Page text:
Guide rediscovers birthplace of British Tourism

Picturesque locations that were featured in the first tour guide ever published in Britain are described anew in a publication sure to inspire today’s visitors to the Wye Valley.Launched by historian and writer Sir Roy Strong at the opening of an exhibition of contemporary paintings depicting the Picturesque Wye Tour, the booklet has been put together by adventa, Monmouthshire’s LEADER+ rural development programme.

Praised by Sir Roy Strong as “a delightful booklet… beautifully designed and produced”, the publication describes some of the Picturesque viewpoints and romantic ruins fashionable with Eighteenth Century visitors who visited the Wye Valley to take a boat tour down the river. These early “Wye Tourists” who contributed to the area’s reputation as the birthplace of British tourism, were influenced by a book, published in 1782, entitled “Observations on the River Wye and Several Parts of South Wales”. Written by William Gilpin, it started the trend for “picturesque tourism” - travel which focussed on an appreciation of scenery rather than just history or architecture.

The Wye Valley, this year celebrating its 35th anniversary as an Area of Outstanding Natural Beauty, has an abundance of all three, making it to this day an inspiring and enjoyable place to visit. 

Introducing the booklet “The Picturesque Wye Tour”, Sir Roy Strong said: “The beauties of the Wye Valley were discovered for the first time at the close of the eighteenth century. The British, enmeshed in a war against France which lasted over two decades were forced to have what we call today holidays at home. What they found in this particular part of their native country entranced them both for its variety of landscape experience and historic association. That is still true over two centuries later.” 

Said Nicola Smith, green tourism officer for adventa: ” We hope the guide will help today’s visitors make the most of a short break in the area and perhaps inspire their own creativity. It will certainly enable them to enjoy the picturesque sites visited by the early tourists, who included Wordsworth, Turner and Coleridge. The viewpoints described in the booklet include those thought to have inspired Wordsworth’s “Lines composed a few miles above Tintern Abbey”, as well as the historic castles of Chepstow and Goodrich and the popular Yat Rock outlook. All the sites we have chosen remain inspirational to this day.”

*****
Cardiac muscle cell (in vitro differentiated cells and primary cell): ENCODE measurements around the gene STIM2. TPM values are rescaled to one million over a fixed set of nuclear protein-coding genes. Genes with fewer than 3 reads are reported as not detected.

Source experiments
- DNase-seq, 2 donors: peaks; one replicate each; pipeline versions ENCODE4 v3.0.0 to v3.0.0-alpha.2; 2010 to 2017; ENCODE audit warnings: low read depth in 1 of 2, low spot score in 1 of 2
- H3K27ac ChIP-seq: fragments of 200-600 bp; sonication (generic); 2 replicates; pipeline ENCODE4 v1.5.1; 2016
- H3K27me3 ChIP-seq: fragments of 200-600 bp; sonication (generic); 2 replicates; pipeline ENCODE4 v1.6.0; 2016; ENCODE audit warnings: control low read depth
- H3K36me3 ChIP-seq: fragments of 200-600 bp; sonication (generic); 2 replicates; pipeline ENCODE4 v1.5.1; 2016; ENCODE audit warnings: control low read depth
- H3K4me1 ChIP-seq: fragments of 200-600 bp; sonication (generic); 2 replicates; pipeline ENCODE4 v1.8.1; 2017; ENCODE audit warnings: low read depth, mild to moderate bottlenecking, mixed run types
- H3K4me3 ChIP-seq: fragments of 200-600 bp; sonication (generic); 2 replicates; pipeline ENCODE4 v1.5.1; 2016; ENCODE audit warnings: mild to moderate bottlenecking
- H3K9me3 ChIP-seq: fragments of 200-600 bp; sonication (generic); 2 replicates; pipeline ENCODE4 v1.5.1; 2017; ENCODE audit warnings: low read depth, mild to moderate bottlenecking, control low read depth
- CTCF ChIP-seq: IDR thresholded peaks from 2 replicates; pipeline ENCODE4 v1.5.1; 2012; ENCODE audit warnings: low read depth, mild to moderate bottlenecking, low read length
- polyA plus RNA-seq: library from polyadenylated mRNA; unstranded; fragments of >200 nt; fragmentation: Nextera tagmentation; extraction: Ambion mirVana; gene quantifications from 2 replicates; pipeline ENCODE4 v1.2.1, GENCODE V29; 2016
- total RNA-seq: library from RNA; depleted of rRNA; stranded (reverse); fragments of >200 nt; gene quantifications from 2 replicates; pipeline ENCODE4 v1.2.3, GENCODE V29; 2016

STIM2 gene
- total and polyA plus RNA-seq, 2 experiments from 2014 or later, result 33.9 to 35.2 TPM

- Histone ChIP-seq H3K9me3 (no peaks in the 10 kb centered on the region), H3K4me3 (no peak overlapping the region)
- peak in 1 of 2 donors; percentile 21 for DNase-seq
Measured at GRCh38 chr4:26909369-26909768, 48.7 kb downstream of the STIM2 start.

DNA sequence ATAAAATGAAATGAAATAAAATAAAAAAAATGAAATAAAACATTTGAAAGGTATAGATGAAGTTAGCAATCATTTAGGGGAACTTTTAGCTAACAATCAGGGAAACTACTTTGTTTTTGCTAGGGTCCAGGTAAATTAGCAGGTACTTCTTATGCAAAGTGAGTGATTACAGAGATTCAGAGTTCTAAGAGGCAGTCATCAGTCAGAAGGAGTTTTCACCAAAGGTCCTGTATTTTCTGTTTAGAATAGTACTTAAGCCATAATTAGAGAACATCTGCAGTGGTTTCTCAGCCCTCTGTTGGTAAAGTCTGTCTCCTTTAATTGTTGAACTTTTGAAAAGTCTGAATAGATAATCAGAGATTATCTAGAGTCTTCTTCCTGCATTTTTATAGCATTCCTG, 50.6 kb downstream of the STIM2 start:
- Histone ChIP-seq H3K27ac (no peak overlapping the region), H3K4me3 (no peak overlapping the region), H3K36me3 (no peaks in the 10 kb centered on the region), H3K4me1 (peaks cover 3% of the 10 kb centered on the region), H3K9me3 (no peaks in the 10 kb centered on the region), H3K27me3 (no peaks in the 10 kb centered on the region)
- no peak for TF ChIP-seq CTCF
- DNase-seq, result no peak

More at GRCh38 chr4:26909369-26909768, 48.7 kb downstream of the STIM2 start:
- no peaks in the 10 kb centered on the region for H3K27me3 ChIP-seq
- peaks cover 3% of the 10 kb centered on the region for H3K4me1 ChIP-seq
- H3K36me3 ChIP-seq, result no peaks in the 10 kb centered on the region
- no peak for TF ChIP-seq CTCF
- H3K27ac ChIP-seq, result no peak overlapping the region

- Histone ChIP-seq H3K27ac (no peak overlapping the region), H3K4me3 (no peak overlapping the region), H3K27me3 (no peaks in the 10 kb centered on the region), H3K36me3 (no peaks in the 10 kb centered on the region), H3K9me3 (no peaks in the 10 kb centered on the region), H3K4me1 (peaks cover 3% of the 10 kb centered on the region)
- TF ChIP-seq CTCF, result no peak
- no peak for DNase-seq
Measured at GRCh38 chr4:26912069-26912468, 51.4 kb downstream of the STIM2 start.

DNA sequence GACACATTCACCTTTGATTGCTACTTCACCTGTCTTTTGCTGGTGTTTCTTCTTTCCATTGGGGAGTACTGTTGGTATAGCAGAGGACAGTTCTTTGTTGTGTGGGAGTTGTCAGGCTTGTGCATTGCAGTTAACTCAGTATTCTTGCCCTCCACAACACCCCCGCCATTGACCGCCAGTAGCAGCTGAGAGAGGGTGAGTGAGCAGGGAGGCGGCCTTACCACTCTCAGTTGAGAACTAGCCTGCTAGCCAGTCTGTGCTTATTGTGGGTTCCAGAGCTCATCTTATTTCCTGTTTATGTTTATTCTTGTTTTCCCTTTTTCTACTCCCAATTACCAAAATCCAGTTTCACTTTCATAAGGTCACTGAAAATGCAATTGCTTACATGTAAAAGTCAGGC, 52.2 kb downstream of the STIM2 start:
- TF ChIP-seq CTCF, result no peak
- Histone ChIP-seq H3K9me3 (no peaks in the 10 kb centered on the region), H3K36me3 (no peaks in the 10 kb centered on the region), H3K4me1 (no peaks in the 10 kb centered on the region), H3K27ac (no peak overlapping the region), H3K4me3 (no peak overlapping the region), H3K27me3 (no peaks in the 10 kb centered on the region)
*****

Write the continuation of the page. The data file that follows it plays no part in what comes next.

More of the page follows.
Most of the sites depicted in the booklet feature in an exhibition of paintings organised by Wye Valley Arts Society. The paintings are on view to audiences of the Wyastone Summer Series of classical music concerts at Wyastone Concert Hall in the heart of the Wye Valley until the end of June, when the exhibition moves to Monmouth Museum. Some of these contemporary interpretations are included as illustrations in the booklet, alongside the work of some of the original Wye Tourists. 

The booklet encourages even more artists to pack their paints and capture the Picturesque by suggesting ideas for short breaks with an artistic or creative theme, including specially selected painting breaks and workshops. It also features art galleries throughout the area, and shops selling artists’ supplies. It suggests riverboat cruises and canoe hire to enable today’s visitors to enjoy views of the Wye Valley from the river, just as the first tourists did over two hundred years ago. A selection of accommodation includes hotels mentioned in the diaries and journals of those same tourists, which continue to welcome visitors today.